There are persistent media reports that Fitzpatrick Gardening & Gambling Inc. has recognised the possibilities and is actively considering submitting an entry for next year’s Chelsea show. One can readily envisage areas of lawn set out as roulette or blackjack tables. I'm reliably informed that employees are not looking forward to this project, particularly the noisy and dirty job of using an angle-grinder to cut square paving slabs, in different colours, into circular chips.
Footnote: Today's Indo carries a report by Anne-Marie Walsh in which it states: "Gavin revealed that one of the Royal Horticultural Society judges told him the wrong garden had taken the gold medal". Which one of the seven gold medals awarded would that be, Diarmuid? Chancer!
Tuesday, May 22, 2007
Sir, On radio today, Justice Minister Michael McDowell defended his action, during last Wednesday's Leader's debate, in challenging Gerry Adams with accusations regarding the Colombia Three and FARC.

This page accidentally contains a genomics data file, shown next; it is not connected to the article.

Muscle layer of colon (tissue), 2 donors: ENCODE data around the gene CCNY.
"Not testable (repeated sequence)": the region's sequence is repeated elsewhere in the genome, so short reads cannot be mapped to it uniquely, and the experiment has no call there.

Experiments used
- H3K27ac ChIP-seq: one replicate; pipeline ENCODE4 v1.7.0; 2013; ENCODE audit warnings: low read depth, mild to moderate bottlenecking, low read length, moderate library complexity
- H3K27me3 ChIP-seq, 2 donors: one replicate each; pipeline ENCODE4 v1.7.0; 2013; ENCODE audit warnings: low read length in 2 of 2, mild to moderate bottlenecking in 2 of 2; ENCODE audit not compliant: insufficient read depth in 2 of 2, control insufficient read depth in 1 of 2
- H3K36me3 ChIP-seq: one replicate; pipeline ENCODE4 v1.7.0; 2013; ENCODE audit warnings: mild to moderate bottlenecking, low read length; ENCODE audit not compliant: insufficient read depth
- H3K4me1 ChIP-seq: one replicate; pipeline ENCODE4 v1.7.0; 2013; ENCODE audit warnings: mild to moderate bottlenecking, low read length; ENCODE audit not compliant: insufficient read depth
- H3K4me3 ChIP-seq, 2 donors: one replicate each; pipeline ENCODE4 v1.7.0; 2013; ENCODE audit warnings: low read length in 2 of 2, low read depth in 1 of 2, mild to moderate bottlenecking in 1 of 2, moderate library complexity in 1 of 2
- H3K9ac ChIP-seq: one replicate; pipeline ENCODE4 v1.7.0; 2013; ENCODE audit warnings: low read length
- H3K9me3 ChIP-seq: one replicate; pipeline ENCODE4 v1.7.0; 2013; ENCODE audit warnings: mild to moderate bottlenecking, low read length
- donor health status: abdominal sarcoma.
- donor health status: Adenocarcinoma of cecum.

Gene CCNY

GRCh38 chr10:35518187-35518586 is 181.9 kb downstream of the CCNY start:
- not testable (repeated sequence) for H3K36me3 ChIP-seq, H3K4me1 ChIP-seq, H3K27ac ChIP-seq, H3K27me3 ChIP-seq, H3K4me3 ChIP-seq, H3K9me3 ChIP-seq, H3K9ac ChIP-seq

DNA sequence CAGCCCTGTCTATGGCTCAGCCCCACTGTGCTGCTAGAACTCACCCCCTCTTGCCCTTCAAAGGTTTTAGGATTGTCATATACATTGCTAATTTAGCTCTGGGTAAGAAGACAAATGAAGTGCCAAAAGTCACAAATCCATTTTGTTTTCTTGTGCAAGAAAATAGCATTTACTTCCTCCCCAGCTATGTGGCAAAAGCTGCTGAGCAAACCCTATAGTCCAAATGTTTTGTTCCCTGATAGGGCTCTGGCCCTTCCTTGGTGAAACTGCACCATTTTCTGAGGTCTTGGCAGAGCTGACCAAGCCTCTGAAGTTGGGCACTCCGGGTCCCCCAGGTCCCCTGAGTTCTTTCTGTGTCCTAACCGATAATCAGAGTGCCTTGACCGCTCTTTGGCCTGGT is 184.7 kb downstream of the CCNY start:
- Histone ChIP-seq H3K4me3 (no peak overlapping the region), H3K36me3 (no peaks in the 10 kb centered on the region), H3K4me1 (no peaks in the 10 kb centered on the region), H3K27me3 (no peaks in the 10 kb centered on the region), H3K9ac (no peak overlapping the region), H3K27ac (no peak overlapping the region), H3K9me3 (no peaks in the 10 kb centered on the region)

This accusation has potentially serious ramifications for all of us, not just Sinn Fein. It raises fundamental questions about the underlying principles of justice and democratic accountability.
Let's suppose that Michael McDowell genuinely believes his latest red scare election tactic and decides that the alternative coalition must be stopped in the national interest. As Minister for Justice he has access to Garda, Revenue and Welfare files on his political opponents and their families and could presumably leak a variety of stories to journalists, at national and local level, which would damage those opponents.